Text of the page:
ARMANI GOLD: Although soccer players are usually de rigueur in Giorgio Armani’s front row, the Italian designer played host to Italian gymnast Igor Cassina at Monday’s Emporio Armani show instead. The 27-year-old made history this summer at the Athens games when he became the first Italian ever to win gold on the horizontal bars. Originally from Milan, Cassina took a quick break from training for the European finals to attend his first fashion show. “I’m working on a new element for my next competition,” Cassina said. Knowing Armani’s penchant for sports, it may not be long before Cassina is doing a double twist in an Armani T-shirt. Rounding out the front row were British actors Ioan Gruffudd and Alice Evans.

COLD FRONT: Milan fashion week got off to a sluggish — and grumpy — start on Monday. Strikes by Alitalia workers delayed the arrival of top editors from Elle, l’Officiel and other French magazines and otherwise wreaked havoc with a city already prone to gridlock. Adding to the woes was a steady snowfall slowing the advance of Town Cars and staining new suede shoes. Tempers flared outside of Prada Monday night as editors arriving for the second show were asked to wait outside under a damp snowfall. “Just let us in,” pleaded Vanity Fair’s fashion director Anne McNally.

CLICKS AND BRICKS: Louis Vuitton, which will open its biggest store in the world on the Champs-Elysées in Paris in October, also has big plans online. WWD has learned that Vuitton is preparing a new version of its Web site which will be equipped for e-commerce. Initially the site will focus on selling leather goods, and only in France for starters, a Vuitton spokeswoman confirmed Monday. The forthcoming launch explains the French firm’s recent spurt of lawsuits aimed to stamp out sales of counterfeits online. Last month, Vuitton won a case in Paris district court in which Google was asked to pay Vuitton 200,000 euros, or $262,000 at current rates, for misleading advertising, unfair competition and trademark counterfeiting. Vuitton took issue with Google’s ability to link the Vuitton name to ads sold to third parties.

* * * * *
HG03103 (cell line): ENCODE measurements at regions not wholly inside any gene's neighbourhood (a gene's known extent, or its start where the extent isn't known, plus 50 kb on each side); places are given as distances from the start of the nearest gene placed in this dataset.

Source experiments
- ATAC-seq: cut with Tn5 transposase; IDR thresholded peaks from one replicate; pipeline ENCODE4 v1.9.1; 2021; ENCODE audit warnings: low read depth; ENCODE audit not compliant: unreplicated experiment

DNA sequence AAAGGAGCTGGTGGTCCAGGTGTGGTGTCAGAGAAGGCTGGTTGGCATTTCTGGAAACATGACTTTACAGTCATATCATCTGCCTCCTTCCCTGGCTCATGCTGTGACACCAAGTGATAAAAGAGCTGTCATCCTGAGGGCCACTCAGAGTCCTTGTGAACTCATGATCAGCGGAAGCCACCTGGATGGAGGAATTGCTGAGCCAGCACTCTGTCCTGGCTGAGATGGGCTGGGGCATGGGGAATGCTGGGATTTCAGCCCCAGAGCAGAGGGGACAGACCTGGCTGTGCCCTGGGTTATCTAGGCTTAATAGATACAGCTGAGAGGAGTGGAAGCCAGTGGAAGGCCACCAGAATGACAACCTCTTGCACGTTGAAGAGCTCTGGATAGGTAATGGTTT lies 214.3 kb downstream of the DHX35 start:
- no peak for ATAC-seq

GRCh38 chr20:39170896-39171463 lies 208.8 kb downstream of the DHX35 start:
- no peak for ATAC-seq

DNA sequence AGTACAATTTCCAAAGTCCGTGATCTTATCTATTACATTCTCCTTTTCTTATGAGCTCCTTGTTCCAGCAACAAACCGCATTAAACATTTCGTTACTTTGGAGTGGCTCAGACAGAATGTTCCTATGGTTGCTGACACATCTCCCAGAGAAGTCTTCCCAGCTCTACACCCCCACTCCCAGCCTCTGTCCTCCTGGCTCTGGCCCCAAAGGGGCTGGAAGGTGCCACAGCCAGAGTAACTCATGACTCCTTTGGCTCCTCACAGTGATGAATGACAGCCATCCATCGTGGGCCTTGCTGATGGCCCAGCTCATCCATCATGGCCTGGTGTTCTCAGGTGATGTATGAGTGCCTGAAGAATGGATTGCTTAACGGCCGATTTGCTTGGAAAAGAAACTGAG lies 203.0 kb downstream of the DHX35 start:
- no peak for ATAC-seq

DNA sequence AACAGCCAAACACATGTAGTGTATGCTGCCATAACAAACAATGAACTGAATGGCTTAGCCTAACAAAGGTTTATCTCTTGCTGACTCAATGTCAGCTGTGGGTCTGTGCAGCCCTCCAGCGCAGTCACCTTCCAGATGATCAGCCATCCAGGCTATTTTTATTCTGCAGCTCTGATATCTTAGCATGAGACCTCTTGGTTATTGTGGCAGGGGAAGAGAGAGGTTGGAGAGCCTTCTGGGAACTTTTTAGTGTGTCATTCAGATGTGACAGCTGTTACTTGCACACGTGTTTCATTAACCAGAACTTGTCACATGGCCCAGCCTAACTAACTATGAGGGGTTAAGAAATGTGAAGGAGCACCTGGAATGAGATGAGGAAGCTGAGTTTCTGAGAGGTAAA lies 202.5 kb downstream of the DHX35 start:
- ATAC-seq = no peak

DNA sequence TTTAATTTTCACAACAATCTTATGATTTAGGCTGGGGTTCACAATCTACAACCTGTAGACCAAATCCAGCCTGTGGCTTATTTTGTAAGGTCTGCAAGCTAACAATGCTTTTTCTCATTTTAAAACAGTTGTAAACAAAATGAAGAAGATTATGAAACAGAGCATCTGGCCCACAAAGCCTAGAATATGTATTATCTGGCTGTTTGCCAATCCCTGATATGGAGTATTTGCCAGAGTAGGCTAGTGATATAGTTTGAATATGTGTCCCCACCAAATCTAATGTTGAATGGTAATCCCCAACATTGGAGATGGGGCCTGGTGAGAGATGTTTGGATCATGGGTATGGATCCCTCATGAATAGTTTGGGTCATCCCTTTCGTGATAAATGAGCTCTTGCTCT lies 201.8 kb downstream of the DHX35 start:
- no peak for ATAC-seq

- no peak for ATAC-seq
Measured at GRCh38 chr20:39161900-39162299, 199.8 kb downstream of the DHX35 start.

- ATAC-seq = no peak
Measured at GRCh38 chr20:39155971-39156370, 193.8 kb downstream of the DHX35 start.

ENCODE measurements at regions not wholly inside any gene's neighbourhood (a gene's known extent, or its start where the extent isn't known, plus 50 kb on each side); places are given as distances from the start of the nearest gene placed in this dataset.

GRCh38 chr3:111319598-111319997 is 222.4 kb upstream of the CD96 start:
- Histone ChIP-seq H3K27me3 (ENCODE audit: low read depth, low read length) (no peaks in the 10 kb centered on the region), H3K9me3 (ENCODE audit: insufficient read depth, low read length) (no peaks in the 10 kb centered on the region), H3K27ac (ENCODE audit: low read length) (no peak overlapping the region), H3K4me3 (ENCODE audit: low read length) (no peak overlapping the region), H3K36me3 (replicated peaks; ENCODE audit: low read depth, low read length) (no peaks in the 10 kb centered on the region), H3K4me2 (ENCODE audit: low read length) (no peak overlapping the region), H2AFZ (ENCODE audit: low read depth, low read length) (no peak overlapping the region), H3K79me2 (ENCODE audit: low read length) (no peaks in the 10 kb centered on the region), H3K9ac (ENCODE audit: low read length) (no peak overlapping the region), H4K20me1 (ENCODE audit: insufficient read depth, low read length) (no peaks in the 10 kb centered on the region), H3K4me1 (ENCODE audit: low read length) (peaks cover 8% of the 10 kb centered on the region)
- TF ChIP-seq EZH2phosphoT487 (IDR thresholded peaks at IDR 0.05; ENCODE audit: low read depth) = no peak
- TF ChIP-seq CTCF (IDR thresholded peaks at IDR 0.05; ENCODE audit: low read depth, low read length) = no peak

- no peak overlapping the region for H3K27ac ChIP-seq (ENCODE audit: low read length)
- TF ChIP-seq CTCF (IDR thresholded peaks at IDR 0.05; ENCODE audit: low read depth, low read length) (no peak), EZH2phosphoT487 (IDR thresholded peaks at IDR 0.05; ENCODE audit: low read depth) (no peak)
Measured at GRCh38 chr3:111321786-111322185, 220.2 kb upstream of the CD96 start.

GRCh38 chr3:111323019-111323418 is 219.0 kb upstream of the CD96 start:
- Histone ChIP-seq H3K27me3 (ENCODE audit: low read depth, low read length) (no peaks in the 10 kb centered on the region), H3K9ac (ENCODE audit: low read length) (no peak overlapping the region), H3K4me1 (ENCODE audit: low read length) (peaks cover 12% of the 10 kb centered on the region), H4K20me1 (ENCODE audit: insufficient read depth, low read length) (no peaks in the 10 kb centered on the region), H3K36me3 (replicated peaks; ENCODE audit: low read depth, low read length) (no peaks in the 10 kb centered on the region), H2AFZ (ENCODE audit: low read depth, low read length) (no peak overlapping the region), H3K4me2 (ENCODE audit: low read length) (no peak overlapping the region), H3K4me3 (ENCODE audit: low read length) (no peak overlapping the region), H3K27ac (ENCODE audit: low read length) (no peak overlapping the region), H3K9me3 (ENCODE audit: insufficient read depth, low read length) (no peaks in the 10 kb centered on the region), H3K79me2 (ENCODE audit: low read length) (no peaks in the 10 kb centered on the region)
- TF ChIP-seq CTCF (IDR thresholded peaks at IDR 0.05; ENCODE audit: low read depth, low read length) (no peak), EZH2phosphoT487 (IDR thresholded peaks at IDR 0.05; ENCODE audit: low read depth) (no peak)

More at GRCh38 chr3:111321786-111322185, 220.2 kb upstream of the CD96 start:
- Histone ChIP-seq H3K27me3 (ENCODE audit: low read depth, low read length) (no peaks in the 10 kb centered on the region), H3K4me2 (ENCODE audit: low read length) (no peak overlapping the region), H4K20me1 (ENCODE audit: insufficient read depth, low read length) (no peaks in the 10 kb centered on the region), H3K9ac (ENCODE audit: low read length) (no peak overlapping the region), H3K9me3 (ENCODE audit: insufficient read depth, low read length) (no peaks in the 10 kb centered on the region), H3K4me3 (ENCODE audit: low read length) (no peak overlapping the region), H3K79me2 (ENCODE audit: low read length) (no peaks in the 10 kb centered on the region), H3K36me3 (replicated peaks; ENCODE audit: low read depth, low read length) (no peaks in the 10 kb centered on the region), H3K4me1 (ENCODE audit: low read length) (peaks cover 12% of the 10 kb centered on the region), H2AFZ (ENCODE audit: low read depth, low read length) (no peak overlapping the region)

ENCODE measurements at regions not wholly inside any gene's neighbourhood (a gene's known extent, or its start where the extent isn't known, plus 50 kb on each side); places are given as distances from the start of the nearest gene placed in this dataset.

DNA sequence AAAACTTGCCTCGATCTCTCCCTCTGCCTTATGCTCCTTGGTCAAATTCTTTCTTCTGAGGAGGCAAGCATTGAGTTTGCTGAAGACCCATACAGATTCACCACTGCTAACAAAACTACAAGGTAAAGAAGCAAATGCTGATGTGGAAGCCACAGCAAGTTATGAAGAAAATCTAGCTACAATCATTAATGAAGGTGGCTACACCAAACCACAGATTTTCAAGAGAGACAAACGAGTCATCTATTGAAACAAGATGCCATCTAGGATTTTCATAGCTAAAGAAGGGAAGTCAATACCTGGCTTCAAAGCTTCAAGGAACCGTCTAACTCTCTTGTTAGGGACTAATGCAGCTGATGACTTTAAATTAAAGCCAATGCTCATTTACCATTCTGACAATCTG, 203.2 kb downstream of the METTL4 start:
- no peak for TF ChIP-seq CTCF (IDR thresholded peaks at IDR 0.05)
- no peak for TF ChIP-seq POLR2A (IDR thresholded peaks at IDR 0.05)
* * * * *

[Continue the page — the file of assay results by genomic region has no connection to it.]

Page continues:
This story first appeared in the February 22, 2005 issue of WWD. Subscribe Today.

YOUNG AT HEART: Celine, the fashion house owned by LVMH Moët Hennessy Louis Vuitton, is flirting with affordable chic — with handbags priced in the juicy ranges of “accessible luxury,” à la Coach. A new, younger line of clothes and accessories, dubbed Miss Celine, arrives in stores later this month. Described as more “girly” than the main line, it targets twentysomethings with prices ranging from 360 euros, or $471.60 at current rates, for a handbag to 650 euros, or $851.50, for a trenchcoat.

GUIDING GUCCI: Gucci is continuing its tradition of promoting from within in the post-Domenico De Sole and Tom Ford era. A company spokeswoman confirmed that Gucci has promoted Monica Ulmi to fill the worldwide merchandising director slot left vacant by Tom Mendenhall last year. Ulmi has worked at Gucci since 1996, most recently in the position of leather goods merchandising director.

H&M’S IRISH DEBUT: Ireland is lucking out this week with its first H&M Hennes & Mauritz AB store. On Thursday, the popular Swedish fast-fashion retailer will unveil a 17,492-square-foot store at the Rushmere shopping center in Craigavon, Northern Ireland. H&M has agreed to a 15-year lease at Rushmere’s new $44 million extension. Other retailers within the new complex include Topshop, HMV and Dorothy Perkins.

CASHMERE CHARM: Since the Milan-based investment fund Charme bought Ballantyne last year, the group has been examining ways to revamp and modernize the venerable cashmere company. Now it’s focusing on retail. Charme executives said during the Milan shows that Ballantyne’s first “contemporary” flagship will open on London’s Bond Street in July. “We chose London because we are a Scottish label, and we don’t want to seem like we are Italianizing the brand,” said Matteo di Montezemolo, the son of Charme founder Luca Cordero di Montezemolo.